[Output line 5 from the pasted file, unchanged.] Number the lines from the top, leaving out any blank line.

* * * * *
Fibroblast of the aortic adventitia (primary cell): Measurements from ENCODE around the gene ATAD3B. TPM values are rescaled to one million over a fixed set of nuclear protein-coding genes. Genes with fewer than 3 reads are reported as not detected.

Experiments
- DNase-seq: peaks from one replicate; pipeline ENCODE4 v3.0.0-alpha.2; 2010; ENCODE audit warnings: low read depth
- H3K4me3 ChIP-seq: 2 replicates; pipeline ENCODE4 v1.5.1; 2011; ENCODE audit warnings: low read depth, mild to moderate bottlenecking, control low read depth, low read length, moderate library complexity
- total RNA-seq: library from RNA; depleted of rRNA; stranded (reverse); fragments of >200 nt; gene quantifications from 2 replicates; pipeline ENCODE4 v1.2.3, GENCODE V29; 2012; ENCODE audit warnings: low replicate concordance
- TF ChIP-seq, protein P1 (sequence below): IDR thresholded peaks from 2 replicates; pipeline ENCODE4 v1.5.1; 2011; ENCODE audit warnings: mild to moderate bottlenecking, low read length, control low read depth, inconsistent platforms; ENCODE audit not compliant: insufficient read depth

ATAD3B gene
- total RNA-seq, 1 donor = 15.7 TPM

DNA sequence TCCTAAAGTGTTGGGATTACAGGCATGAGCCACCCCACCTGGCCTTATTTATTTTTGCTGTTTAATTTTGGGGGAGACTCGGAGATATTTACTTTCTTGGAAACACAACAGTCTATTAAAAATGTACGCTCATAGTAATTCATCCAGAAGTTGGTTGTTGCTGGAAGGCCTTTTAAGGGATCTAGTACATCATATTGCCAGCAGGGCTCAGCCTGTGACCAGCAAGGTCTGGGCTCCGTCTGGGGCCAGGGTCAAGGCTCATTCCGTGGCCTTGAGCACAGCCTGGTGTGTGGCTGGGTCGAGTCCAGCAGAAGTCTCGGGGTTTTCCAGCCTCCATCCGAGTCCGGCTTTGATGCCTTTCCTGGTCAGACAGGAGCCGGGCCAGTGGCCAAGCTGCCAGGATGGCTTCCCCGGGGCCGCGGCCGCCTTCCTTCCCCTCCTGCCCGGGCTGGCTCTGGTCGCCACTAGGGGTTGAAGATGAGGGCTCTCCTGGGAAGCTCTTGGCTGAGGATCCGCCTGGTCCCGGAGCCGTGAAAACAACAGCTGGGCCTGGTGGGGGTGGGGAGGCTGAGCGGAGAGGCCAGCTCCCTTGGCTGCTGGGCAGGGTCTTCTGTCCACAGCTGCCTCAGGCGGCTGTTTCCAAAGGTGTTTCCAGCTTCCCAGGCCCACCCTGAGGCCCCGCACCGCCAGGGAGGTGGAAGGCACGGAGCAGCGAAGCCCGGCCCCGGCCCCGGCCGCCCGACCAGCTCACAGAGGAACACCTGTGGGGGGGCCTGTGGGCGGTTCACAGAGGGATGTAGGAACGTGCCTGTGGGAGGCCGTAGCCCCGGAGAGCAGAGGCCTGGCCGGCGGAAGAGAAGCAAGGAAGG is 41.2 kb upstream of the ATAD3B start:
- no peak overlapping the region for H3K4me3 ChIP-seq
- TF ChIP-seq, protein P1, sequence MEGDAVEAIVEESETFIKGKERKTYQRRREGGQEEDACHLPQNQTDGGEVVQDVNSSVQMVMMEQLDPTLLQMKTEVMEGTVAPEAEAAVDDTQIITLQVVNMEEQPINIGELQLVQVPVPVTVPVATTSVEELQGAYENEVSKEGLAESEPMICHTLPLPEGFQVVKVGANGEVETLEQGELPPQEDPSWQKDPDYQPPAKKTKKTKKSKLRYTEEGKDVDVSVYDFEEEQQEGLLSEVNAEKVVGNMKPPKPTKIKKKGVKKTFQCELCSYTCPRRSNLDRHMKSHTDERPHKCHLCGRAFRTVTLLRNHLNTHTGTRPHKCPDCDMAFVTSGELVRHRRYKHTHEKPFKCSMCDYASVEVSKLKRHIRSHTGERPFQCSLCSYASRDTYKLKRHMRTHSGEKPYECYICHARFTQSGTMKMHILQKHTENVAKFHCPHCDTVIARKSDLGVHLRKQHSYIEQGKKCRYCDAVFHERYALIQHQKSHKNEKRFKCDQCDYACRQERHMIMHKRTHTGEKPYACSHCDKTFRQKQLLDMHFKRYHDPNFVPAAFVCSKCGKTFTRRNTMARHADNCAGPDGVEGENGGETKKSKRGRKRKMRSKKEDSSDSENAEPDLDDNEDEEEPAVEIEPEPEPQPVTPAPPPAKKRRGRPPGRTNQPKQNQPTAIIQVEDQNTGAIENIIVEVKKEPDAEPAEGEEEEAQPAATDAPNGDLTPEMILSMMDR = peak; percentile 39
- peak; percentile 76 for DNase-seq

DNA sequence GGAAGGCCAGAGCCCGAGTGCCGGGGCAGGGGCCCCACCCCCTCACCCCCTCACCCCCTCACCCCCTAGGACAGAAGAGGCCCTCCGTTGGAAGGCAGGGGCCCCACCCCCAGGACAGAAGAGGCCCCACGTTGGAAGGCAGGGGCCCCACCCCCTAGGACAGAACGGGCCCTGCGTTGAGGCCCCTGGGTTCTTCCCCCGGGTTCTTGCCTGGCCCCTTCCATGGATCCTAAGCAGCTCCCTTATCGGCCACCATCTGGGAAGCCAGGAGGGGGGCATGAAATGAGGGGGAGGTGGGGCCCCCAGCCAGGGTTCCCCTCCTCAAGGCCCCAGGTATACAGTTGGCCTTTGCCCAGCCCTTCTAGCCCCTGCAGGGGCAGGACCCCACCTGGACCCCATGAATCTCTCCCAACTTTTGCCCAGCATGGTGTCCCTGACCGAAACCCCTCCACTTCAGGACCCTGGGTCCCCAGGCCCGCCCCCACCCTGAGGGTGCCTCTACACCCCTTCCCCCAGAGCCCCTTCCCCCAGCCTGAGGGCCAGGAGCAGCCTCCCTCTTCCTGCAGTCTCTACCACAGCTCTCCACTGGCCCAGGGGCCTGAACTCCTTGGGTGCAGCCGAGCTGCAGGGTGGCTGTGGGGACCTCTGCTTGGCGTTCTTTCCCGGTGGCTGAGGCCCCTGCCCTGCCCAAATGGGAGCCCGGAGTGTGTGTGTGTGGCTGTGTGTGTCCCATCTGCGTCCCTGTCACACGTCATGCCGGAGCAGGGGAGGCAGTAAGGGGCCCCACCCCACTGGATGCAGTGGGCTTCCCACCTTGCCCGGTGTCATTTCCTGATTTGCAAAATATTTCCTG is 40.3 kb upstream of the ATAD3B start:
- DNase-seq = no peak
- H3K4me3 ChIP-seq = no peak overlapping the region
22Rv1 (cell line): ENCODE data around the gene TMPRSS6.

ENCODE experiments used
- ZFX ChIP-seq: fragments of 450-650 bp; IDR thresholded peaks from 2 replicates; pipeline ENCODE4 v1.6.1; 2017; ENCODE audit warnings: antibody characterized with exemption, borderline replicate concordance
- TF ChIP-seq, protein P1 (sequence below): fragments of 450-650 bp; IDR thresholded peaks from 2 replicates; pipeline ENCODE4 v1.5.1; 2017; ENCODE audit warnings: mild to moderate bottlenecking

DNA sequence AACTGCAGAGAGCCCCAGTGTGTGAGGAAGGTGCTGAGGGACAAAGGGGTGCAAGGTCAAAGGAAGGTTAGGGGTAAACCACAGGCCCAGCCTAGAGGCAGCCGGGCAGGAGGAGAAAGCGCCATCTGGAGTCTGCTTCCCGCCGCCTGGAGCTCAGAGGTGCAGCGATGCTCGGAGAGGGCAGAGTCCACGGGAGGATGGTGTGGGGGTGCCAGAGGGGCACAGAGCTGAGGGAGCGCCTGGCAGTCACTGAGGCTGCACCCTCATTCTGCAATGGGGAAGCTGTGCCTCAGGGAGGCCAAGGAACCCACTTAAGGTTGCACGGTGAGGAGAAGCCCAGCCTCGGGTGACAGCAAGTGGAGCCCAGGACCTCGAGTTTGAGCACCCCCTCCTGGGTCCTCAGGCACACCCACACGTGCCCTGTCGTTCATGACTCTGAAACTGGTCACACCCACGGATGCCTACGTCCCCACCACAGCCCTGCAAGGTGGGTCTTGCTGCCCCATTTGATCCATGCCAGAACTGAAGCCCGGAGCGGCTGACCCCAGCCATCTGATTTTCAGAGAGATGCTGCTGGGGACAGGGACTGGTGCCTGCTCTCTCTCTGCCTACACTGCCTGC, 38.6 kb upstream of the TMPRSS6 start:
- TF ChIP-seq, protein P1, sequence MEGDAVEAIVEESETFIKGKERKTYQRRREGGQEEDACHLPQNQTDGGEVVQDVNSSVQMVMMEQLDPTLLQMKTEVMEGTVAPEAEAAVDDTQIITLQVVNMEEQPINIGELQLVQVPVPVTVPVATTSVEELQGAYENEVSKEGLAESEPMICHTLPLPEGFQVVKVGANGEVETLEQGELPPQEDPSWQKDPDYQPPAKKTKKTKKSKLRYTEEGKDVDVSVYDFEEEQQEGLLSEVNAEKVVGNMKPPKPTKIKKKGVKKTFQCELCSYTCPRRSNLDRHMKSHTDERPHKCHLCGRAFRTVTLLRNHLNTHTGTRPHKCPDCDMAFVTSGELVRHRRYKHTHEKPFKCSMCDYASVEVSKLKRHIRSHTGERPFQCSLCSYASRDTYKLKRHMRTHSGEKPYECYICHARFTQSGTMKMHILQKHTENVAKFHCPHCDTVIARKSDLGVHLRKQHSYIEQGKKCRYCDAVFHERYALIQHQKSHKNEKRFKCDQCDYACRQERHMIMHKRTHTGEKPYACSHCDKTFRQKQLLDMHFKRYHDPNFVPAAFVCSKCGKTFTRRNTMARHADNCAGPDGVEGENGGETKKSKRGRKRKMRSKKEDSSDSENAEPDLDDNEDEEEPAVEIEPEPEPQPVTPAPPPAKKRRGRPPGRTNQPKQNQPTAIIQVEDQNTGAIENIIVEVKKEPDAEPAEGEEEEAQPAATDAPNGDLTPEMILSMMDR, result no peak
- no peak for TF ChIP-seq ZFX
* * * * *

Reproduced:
- total RNA-seq: library from RNA; depleted of rRNA; stranded (reverse); fragments of >200 nt; gene quantifications from 2 replicates; pipeline ENCODE4 v1.2.3, GENCODE V29; 2012; ENCODE audit warnings: low replicate concordance